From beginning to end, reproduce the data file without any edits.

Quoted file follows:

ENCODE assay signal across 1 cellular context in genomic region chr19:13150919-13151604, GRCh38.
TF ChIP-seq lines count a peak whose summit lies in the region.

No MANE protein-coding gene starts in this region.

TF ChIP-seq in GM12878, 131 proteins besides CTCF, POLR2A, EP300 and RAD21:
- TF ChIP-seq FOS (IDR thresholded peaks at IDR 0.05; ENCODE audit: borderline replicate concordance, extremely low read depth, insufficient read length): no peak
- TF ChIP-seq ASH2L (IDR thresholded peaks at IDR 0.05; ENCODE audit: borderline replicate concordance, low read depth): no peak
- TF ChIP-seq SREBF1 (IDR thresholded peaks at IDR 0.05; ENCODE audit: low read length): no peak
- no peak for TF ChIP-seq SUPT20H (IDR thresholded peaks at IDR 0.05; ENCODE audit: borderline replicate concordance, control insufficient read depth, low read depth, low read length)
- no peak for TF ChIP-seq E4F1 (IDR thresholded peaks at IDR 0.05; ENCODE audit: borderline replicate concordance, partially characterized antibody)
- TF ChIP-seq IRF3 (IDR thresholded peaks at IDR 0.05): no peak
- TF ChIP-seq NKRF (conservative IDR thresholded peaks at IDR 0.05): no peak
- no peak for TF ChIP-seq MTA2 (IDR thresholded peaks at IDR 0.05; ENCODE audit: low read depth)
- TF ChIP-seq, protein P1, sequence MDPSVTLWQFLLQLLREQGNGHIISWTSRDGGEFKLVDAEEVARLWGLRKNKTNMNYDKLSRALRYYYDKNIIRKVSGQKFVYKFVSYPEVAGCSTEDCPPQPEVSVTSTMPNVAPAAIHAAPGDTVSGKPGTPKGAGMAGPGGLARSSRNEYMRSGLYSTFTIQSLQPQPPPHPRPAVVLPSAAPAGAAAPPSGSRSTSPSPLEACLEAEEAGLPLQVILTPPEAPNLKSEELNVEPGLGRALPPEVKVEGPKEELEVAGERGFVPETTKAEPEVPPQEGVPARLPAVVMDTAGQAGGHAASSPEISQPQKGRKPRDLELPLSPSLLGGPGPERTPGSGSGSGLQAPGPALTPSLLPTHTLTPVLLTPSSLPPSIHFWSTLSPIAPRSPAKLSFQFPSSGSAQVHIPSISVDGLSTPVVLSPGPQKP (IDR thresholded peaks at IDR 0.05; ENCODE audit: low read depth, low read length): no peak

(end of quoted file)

ENCODE assay signal across 1 cellular context in genomic region chr19:13150919-13151604, GRCh38.
TF ChIP-seq lines count a peak whose summit lies in the region.

No MANE protein-coding gene starts in this region.

TF ChIP-seq in GM12878, 131 proteins besides CTCF, POLR2A, EP300 and RAD21:
- TF ChIP-seq FOS (IDR thresholded peaks at IDR 0.05; ENCODE audit: borderline replicate concordance, extremely low read depth, insufficient read length): no peak
- TF ChIP-seq ASH2L (IDR thresholded peaks at IDR 0.05; ENCODE audit: borderline replicate concordance, low read depth): no peak
- TF ChIP-seq SREBF1 (IDR thresholded peaks at IDR 0.05; ENCODE audit: low read length): no peak
- no peak for TF ChIP-seq SUPT20H (IDR thresholded peaks at IDR 0.05; ENCODE audit: borderline replicate concordance, control insufficient read depth, low read depth, low read length)
- no peak for TF ChIP-seq E4F1 (IDR thresholded peaks at IDR 0.05; ENCODE audit: borderline replicate concordance, partially characterized antibody)
- TF ChIP-seq IRF3 (IDR thresholded peaks at IDR 0.05): no peak
- TF ChIP-seq NKRF (conservative IDR thresholded peaks at IDR 0.05): no peak
- no peak for TF ChIP-seq MTA2 (IDR thresholded peaks at IDR 0.05; ENCODE audit: low read depth)
- TF ChIP-seq, protein P1, sequence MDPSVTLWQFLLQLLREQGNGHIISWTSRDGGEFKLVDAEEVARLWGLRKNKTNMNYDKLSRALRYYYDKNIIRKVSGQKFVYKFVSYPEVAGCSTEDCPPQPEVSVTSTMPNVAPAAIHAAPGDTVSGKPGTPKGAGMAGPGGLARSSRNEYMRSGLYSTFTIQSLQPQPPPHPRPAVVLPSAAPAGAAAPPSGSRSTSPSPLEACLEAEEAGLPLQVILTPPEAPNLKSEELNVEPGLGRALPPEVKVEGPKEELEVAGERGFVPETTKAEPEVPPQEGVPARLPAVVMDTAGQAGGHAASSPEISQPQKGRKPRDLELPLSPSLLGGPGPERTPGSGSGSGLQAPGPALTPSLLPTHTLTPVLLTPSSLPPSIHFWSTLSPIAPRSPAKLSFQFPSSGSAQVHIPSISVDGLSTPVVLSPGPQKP (IDR thresholded peaks at IDR 0.05; ENCODE audit: low read depth, low read length): no peak